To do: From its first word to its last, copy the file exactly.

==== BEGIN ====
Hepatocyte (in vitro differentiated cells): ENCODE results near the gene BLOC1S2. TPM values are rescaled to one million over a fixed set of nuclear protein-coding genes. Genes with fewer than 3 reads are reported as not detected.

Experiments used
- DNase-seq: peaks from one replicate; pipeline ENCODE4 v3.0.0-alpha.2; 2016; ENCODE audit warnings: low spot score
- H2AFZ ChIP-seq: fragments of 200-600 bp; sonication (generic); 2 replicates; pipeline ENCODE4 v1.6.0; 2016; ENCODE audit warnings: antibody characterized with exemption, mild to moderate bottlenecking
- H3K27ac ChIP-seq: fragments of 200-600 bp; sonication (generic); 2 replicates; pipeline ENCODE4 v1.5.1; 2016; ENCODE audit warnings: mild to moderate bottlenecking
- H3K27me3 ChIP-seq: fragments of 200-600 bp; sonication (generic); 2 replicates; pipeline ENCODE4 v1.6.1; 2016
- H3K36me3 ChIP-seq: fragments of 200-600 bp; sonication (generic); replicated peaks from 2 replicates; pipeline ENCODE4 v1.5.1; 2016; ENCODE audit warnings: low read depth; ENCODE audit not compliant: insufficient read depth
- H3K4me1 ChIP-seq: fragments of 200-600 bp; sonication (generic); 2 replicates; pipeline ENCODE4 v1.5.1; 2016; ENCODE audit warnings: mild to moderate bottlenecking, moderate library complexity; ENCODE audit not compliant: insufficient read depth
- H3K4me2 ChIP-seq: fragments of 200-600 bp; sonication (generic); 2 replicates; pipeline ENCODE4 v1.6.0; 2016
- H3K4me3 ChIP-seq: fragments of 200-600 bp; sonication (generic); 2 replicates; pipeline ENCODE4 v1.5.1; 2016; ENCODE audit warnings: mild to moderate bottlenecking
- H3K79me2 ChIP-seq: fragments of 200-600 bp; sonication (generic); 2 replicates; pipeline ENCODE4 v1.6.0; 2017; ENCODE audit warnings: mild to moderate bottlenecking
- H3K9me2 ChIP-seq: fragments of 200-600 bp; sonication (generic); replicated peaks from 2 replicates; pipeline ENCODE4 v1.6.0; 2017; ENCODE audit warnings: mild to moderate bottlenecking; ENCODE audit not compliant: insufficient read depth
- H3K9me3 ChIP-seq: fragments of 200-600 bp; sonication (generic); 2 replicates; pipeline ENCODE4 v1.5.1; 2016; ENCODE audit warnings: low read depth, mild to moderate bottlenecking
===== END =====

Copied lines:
Hepatocyte (in vitro differentiated cells): ENCODE results near the gene BLOC1S2. TPM values are rescaled to one million over a fixed set of nuclear protein-coding genes. Genes with fewer than 3 reads are reported as not detected.

Experiments used
- DNase-seq: peaks from one replicate; pipeline ENCODE4 v3.0.0-alpha.2; 2016; ENCODE audit warnings: low spot score
- H2AFZ ChIP-seq: fragments of 200-600 bp; sonication (generic); 2 replicates; pipeline ENCODE4 v1.6.0; 2016; ENCODE audit warnings: antibody characterized with exemption, mild to moderate bottlenecking
- H3K27ac ChIP-seq: fragments of 200-600 bp; sonication (generic); 2 replicates; pipeline ENCODE4 v1.5.1; 2016; ENCODE audit warnings: mild to moderate bottlenecking
- H3K27me3 ChIP-seq: fragments of 200-600 bp; sonication (generic); 2 replicates; pipeline ENCODE4 v1.6.1; 2016
- H3K36me3 ChIP-seq: fragments of 200-600 bp; sonication (generic); replicated peaks from 2 replicates; pipeline ENCODE4 v1.5.1; 2016; ENCODE audit warnings: low read depth; ENCODE audit not compliant: insufficient read depth
- H3K4me1 ChIP-seq: fragments of 200-600 bp; sonication (generic); 2 replicates; pipeline ENCODE4 v1.5.1; 2016; ENCODE audit warnings: mild to moderate bottlenecking, moderate library complexity; ENCODE audit not compliant: insufficient read depth
- H3K4me2 ChIP-seq: fragments of 200-600 bp; sonication (generic); 2 replicates; pipeline ENCODE4 v1.6.0; 2016
- H3K4me3 ChIP-seq: fragments of 200-600 bp; sonication (generic); 2 replicates; pipeline ENCODE4 v1.5.1; 2016; ENCODE audit warnings: mild to moderate bottlenecking
- H3K79me2 ChIP-seq: fragments of 200-600 bp; sonication (generic); 2 replicates; pipeline ENCODE4 v1.6.0; 2017; ENCODE audit warnings: mild to moderate bottlenecking
- H3K9me2 ChIP-seq: fragments of 200-600 bp; sonication (generic); replicated peaks from 2 replicates; pipeline ENCODE4 v1.6.0; 2017; ENCODE audit warnings: mild to moderate bottlenecking; ENCODE audit not compliant: insufficient read depth
- H3K9me3 ChIP-seq: fragments of 200-600 bp; sonication (generic); 2 replicates; pipeline ENCODE4 v1.5.1; 2016; ENCODE audit warnings: low read depth, mild to moderate bottlenecking